The check in started around 10:30 AM (NPT), with the participants, slowly joining the venue and with some informal discussion having around and was formally started by Mr. Ashok Raj Parajuli, Vice-Principal of Gandaki College of Engineering and Science at 11:20 AM (NPT) by giving brief introduction of Open Data and why it is important for the country like Nepal. After him, Nikesh Balami from Open Knowledge Nepal gave an event orientation. He shared how Open Data Day was started and history of Open Data Day celebration at Nepal. After having a brief orientation about major activities, the presentation session was started.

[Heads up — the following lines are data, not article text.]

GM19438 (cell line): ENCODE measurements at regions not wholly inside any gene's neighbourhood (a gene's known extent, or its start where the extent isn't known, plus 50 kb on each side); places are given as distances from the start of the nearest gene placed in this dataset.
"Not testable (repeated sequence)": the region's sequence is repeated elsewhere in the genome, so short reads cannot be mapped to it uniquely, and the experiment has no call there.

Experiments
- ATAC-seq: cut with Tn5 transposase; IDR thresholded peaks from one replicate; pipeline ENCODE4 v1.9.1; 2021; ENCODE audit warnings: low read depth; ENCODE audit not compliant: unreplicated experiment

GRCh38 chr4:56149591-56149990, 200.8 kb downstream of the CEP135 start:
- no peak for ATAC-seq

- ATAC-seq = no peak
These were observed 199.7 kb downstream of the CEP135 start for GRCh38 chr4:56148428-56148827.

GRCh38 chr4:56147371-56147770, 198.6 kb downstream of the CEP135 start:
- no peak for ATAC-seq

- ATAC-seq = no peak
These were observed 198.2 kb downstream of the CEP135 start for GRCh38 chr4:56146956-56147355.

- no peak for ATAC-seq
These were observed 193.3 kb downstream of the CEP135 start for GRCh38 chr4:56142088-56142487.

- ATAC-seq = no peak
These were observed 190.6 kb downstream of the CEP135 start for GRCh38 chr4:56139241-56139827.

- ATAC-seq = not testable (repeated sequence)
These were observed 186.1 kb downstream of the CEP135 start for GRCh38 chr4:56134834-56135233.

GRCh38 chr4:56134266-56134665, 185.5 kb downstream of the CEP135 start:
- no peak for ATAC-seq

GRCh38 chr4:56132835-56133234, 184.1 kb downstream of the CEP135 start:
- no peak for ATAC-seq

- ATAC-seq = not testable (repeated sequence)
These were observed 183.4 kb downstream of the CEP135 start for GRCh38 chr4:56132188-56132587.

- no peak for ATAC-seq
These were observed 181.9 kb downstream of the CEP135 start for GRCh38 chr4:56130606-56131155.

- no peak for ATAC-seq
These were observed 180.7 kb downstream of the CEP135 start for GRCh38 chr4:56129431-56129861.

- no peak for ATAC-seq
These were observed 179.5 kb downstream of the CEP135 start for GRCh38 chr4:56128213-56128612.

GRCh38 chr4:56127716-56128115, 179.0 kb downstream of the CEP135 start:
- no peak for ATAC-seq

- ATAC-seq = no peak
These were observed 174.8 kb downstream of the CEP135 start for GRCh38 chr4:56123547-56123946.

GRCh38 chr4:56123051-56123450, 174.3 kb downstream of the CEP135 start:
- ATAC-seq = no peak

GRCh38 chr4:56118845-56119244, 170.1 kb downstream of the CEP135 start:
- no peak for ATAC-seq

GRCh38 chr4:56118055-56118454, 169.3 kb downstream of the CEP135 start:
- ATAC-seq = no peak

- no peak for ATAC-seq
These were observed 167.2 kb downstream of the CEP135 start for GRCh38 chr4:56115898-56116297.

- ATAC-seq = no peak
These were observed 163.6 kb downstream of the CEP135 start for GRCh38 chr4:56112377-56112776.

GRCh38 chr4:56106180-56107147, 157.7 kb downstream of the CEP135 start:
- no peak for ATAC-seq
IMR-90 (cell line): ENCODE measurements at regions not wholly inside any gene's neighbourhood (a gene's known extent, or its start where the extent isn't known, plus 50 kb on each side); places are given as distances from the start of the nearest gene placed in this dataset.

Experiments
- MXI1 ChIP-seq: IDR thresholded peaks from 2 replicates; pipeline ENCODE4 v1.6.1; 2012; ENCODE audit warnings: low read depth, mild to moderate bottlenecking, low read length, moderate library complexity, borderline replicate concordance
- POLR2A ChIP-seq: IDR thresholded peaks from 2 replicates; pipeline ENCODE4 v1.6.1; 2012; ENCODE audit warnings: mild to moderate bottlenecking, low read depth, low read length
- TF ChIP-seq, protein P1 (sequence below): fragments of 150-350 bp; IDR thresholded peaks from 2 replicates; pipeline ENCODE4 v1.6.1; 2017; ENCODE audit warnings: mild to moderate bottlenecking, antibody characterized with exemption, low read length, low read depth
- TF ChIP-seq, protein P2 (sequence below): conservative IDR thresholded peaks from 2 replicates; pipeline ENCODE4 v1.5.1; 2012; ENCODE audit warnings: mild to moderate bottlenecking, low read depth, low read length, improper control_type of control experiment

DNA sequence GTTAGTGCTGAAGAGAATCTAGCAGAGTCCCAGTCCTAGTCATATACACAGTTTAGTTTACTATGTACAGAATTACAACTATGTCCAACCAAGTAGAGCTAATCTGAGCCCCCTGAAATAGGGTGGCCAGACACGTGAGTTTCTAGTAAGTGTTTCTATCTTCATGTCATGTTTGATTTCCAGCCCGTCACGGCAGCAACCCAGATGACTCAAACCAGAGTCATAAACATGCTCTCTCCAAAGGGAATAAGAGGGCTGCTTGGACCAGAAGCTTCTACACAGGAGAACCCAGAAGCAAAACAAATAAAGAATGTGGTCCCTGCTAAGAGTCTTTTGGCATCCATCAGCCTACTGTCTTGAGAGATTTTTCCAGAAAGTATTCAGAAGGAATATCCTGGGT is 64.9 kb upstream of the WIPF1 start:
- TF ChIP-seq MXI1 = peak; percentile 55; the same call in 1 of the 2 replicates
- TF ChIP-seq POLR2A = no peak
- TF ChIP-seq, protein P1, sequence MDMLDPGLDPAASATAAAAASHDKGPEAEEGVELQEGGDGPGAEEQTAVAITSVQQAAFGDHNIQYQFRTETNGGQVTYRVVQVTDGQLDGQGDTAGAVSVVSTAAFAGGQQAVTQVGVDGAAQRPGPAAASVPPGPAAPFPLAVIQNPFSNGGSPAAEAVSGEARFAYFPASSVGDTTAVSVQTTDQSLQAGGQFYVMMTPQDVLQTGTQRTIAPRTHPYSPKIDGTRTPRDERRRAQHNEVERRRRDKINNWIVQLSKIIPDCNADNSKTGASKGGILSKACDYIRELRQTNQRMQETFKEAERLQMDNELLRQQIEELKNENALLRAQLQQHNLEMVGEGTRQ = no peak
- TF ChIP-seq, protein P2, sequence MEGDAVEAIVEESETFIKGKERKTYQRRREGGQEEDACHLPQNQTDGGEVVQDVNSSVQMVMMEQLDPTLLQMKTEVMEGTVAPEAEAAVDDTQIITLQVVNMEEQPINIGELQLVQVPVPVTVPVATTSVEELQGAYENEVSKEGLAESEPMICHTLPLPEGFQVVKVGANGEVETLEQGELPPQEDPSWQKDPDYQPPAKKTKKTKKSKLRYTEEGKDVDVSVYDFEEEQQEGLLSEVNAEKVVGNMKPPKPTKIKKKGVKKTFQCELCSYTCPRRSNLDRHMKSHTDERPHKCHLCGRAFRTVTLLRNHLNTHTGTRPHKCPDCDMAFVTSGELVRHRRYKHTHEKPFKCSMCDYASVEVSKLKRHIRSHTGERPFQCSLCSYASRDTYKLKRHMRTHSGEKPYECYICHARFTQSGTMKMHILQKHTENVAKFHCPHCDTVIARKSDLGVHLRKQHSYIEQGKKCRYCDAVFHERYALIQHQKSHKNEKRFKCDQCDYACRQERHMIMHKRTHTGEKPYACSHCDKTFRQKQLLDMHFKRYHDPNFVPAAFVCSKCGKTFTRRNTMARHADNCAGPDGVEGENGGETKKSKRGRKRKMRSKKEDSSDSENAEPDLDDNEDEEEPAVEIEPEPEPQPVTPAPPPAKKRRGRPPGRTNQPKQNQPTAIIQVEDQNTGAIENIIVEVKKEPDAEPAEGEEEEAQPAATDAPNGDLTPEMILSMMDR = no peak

Mr. Ashok Raj Parajuli starting the event

Gaurav Thapa from Kathmandu Living Labs was the first presenter of the event. He gave the presentation about Open Map Data and the concept of 2C (Secondary City) Pokhara. He also demonstrated the work done by Kathmandu Living Labs in Pokhara with the help of other organizations and asked participants to join them for contribution and collaboration. He also shares about the app “Prepare Pokhara”, an app which uses the data of OpenStreetMap with different kinds of filtering techniques, by using that app user can easily filter and navigate all kinds of important places and destination of Pokhara in Map.

Gaurav Thapa from Kathmandu Living Labs presenting about Open Map Data